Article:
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Rays are remarkable marine creatures. Around since the time of the dinosaurs, there are over 600 known species in our seas and oceans – a handful of which you can see for yourself right here at Bristol Aquarium’s Bay of Rays.

From common to cownose, blonde to painted – Bristol Aquarium is home to six unique species of rays and skates, giving you a fascinating glimpse into the diversity of these otherworldly-looking fish. Watching them glide gracefully through the water is a spectacle in itself, and one that never gets boring no matter how long you watch.

In the meantime, why not learn more about rays and skates ahead of your visit with our essential fact file below?

How to identify a ray

Although it’s not always easy to tell different species of rays apart, you should have no trouble spotting a ray a mile off! After all, these animals are characterised by their large, wing-like pectoral fins, as well as the fact that their eyes and tails are all on the upper “dorsal” side, while their mouths and gills appear underneath on the lower “ventral” side.

Remember, too, that just like their close cousins, the shark, rays have no bones in their bodies. Instead, their entire skeletons are made from cartilage, which not only makes them super strong but is also much more efficient in the water – making rays some of the speediest and most agile swimmers in our seas.

When it comes to identifying different species of rays at Bristol Aquarium, here are a few tips on how to differentiate the various species on display in our Bay of Rays exhibit.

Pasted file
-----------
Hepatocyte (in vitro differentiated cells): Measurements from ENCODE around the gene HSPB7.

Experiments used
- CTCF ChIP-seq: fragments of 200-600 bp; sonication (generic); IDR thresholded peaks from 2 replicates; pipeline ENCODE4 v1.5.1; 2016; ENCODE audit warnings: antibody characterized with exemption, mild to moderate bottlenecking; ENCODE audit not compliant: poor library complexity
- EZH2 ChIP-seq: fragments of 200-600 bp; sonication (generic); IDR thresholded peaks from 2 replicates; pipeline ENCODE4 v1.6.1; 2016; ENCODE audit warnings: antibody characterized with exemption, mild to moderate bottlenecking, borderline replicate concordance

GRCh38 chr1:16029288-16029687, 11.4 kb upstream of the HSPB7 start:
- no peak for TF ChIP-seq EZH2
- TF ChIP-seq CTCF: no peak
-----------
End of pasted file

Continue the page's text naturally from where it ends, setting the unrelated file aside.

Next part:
Ray species Visual characteristics
Cownose ray (Rhinoptera bonasus) Cownose rays are easily identified by their distinct heads, which feature two lobes like a cow’s nose. They typically grow to around 1.2m in diameter.
Painted ray (Raja microocellata) Painted rays are diamond shaped with a short, pointed snout. Brown in colour, they grow to around 90cm in diameter.
Blonde ray (Raja brachyura) As their name suggests, blonde rays are a light, sandy colour. Their pectoral fins sweep to a curved point, and they grow to an average size of around 1.1m.
Common stingray (Dasyatis pastinaca) The common stingray is characterised by its curved pectoral fins and spotted dorsal body. They’re bigger than some ray species, growing up to an impressive length of 2.5m.
Thornback ray (Raja clavata) You guessed it: thornback rays are known for their thorny spines, which extend from the eyes all the way down their tails. Adults typically grow up to 1m in length.
Undulate ray (Raja undulata) The undulate ray is beloved for its perfectly symmetrical patterned body and pectoral fins. Like the thornback, it has an average size of around 1m.

The lifecycle of rays

Rays are unique marine creatures in that they’re ovoviviparous, meaning that they lay eggs within their own bodies before hatching live young. Skates are the exception to this, as they lay eggs outside the body.

Typically, a female ray will carry between 5-15 eggs which hatch inside her; juveniles are then born fully ready to fend for themselves, with all the instincts they need to survive and hunt.

Many species of rays, including the cownose, form large schools which are rather theatrically named a “fever of rays”. They also partake in eventful mating seasons, in which male rays perform a display of courtship.